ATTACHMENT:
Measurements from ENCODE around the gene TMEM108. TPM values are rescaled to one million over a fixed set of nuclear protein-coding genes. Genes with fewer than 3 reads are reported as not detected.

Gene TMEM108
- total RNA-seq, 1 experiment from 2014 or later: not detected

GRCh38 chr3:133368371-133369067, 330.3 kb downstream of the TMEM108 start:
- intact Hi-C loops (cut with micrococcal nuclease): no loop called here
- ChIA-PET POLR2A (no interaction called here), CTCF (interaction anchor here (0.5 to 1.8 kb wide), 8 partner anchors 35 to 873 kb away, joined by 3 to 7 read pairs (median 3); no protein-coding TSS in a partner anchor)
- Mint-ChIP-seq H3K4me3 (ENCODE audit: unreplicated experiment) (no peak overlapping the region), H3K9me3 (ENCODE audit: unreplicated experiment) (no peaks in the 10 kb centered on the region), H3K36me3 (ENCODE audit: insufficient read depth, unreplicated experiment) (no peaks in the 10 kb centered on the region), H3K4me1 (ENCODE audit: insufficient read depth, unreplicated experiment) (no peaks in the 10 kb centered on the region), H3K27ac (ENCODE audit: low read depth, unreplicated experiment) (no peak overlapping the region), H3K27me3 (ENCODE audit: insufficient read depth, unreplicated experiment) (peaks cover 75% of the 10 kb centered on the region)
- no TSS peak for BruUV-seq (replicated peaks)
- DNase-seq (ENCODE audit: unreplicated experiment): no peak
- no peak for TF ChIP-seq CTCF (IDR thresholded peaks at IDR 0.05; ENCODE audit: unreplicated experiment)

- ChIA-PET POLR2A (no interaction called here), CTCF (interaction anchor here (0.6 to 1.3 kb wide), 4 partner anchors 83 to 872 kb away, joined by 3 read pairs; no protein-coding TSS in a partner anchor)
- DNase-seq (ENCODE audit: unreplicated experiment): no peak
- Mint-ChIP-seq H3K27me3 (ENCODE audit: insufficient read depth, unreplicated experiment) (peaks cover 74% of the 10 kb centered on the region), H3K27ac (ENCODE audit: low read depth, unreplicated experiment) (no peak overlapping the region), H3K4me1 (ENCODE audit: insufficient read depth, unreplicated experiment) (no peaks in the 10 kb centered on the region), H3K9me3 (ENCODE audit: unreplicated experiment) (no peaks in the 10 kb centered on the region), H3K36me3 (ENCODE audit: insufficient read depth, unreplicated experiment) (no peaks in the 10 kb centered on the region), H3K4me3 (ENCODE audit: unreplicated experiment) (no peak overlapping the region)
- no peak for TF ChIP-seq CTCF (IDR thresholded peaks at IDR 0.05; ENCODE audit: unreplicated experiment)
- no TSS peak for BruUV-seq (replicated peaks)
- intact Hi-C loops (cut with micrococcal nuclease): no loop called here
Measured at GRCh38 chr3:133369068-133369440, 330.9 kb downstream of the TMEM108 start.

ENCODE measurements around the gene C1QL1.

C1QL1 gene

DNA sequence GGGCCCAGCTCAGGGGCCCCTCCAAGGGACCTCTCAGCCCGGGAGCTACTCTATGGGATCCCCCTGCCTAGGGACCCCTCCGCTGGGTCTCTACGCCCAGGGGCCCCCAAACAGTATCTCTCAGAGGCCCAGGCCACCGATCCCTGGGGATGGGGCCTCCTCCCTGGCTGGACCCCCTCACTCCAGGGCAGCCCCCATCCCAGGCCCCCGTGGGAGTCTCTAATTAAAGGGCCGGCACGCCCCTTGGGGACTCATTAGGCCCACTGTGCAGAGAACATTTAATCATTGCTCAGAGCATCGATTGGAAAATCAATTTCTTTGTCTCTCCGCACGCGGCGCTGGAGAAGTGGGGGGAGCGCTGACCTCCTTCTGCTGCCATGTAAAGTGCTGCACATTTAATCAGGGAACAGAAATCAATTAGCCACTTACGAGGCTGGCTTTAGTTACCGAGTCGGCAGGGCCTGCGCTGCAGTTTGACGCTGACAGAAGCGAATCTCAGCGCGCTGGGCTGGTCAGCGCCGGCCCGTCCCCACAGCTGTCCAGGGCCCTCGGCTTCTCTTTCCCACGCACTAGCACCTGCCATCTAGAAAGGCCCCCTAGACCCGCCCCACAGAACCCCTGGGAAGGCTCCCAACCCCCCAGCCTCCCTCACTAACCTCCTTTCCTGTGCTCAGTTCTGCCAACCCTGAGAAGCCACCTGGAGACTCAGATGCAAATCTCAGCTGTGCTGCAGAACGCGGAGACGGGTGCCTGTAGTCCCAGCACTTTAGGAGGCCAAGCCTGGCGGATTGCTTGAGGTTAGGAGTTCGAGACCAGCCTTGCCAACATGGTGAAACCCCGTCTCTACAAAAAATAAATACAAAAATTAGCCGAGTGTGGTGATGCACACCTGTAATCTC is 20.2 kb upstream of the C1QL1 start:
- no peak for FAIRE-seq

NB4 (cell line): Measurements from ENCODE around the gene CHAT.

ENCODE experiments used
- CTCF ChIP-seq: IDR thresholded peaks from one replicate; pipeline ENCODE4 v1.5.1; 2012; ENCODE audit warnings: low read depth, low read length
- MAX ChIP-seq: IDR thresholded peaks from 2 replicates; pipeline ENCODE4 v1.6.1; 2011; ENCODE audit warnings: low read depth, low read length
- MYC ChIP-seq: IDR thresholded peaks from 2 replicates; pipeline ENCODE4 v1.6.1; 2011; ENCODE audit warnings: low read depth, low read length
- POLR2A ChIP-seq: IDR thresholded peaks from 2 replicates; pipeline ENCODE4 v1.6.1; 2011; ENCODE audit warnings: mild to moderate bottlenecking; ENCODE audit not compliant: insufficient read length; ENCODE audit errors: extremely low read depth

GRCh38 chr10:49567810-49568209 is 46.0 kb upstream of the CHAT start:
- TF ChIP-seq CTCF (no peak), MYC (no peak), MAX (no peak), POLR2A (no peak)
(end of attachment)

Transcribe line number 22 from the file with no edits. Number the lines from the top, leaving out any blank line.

NB4 (cell line): Measurements from ENCODE around the gene CHAT.